Each of the National Football League’s 32 teams attempted to strengthen their rosters over the weekend by drafting promising young college talent. Former Baltimore Ravens’ player Bart Scott, now an ESPN football analyst, said what each team really needs, though, is a couple more convicts. His outrageous comments played right into the hands of critics who already regard the NFL as the National “felons” League.
Scott (seen above in a file photo) stirred up public relations hornets’ nests for the NFL and ESPN by making his regrettable comments Thursday during ESPN Radio's "Freddie and Fitzsimmons," according to USA Today.:
“You have to get some tough guys and everyone can’t be choir boys. When I was with the Ravens, we had to make sure that we had at least two people on the team with a couple of felonies, just to make sure our street cred was right, when we had to go in these back alleys and have some of these dog fights.
“Sometimes you have to have some people that’s not no choir boys. That’s why you have a strong locker room to hold them in check.”
If anyone knows what it’s like to have notorious thugs on his team, it’s Scott. He played for Baltimore from 2002-08, a time when three all-pro teammates proved they were anything but choir boys.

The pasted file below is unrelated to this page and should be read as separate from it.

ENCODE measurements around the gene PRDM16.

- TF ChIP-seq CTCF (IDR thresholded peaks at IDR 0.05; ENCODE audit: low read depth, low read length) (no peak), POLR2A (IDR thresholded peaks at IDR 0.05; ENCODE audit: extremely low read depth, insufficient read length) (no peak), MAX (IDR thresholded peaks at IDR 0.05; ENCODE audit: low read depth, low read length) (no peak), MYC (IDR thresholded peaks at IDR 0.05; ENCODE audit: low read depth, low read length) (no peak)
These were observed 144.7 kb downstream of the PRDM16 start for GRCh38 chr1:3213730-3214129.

Future Hall of Famer Ray Lewis was charged with murder in 2000. He agreed to a plea deal and pled guilty to obstruction of justice.
The Ravens’ Jamal Lewis pleaded guilty to drug dealing and was sentenced to four months of jail in 2005.
Baltimore’s Terrell Suggs has been charged multiple counts of domestic violence and was also charged with felony aggravated assault.
Scott found his teammates' crimes hilarious. “The funniest sign I ever saw in my life was 52 (Ray Lewis’s uniform number) plus 31 (Jamal Lewis’s uniform number) equals 10 to 20," he said. "It was Ray Lewis and Jamal Lewis equals 10 to 20 in prison.”
Scott went on to comment, “Terrell Suggs beat a dude with a stop sign coming out of Arizona State. You gotta have a couple of guys like that. We can clean them up and get them counseling, but you got to have a couple of goons and you definitely have some goblins.”
Outkick’s Nick Geddes said Scott “is known to have strong opinions.” Make that strong, stupid opinions. He also recommends Viagra for NFL players to help “get that circulation going right.”
A database of NFL “street creds” -- NFLArrest.com -- lists 11 players arrested so far this year. That’s about one arrest every 10 days. Seventeen active or former NFL players have been arrested four or more times. Adam “Pacman” Jones was arrested 10 times during his 14-year career in the National “felons’’ League.
Among this year’s bad guys are Washington’s Deshavor Everett, who was arrested for involuntary manslaughter, the Saints’ Alvin Kamara, the Chiefs’ Chris Lammons and the Browns’ Malik McDowell for assault and battery. Kansas City’s Willie Gay was booked for domestic violence, and Seattle’s Geno Smith got nailed for drunk driving.
There is no shortage of goons with street creds. Since 2000, Minnesota, Denver and Cincinnati have each had 50 or more players arrested. Between the three of them, the Broncos won one Super Bowl since 2000. So, despite what Scott says, loading up a team with goons is not the key to winning championships.